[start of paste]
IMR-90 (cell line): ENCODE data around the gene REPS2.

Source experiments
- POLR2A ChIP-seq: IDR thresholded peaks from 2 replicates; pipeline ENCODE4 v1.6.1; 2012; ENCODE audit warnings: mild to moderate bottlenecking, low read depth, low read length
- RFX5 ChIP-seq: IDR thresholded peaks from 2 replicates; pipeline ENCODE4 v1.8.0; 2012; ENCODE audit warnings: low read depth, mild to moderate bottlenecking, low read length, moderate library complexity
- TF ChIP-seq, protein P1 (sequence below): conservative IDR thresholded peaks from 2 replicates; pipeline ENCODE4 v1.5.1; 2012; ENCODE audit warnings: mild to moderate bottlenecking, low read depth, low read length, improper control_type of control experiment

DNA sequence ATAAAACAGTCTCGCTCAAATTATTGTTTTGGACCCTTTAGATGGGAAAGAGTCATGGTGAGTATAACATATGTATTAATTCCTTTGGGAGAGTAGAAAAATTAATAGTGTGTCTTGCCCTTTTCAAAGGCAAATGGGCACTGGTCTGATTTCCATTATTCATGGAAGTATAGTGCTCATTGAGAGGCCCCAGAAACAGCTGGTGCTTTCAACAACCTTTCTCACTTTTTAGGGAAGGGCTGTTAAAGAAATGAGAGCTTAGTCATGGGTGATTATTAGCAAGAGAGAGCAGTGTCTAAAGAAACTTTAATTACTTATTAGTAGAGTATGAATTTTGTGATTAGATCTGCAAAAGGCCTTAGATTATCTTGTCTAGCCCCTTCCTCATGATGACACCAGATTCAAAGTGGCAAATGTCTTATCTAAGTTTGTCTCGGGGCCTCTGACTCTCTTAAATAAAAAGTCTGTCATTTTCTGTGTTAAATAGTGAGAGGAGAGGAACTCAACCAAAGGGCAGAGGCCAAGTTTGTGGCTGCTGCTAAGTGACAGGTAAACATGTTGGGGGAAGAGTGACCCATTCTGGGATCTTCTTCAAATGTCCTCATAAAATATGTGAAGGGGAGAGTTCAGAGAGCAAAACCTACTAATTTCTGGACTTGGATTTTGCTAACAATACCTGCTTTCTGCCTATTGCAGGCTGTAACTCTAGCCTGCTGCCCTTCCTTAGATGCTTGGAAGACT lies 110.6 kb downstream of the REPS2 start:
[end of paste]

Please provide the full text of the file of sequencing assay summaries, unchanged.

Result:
IMR-90 (cell line): ENCODE data around the gene REPS2.

Source experiments
- POLR2A ChIP-seq: IDR thresholded peaks from 2 replicates; pipeline ENCODE4 v1.6.1; 2012; ENCODE audit warnings: mild to moderate bottlenecking, low read depth, low read length
- RFX5 ChIP-seq: IDR thresholded peaks from 2 replicates; pipeline ENCODE4 v1.8.0; 2012; ENCODE audit warnings: low read depth, mild to moderate bottlenecking, low read length, moderate library complexity
- TF ChIP-seq, protein P1 (sequence below): conservative IDR thresholded peaks from 2 replicates; pipeline ENCODE4 v1.5.1; 2012; ENCODE audit warnings: mild to moderate bottlenecking, low read depth, low read length, improper control_type of control experiment

DNA sequence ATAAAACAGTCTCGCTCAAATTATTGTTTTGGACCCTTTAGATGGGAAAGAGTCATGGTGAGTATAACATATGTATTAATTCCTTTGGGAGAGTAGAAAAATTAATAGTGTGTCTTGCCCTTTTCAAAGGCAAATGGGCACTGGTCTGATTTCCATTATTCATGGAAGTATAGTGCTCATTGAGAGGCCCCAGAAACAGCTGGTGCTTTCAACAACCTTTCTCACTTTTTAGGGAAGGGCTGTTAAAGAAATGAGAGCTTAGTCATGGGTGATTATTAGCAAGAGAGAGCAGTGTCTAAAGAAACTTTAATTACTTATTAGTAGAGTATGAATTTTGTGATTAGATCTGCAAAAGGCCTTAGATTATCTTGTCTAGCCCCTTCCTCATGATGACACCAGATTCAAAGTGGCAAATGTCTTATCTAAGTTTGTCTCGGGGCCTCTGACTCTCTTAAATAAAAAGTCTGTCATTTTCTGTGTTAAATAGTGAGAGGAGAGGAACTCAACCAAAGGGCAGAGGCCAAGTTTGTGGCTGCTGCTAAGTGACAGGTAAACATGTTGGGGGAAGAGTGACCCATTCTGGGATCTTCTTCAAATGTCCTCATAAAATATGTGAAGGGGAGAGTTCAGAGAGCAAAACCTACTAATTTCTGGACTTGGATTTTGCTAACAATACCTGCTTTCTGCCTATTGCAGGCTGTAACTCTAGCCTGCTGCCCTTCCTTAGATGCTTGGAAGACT lies 110.6 kb downstream of the REPS2 start: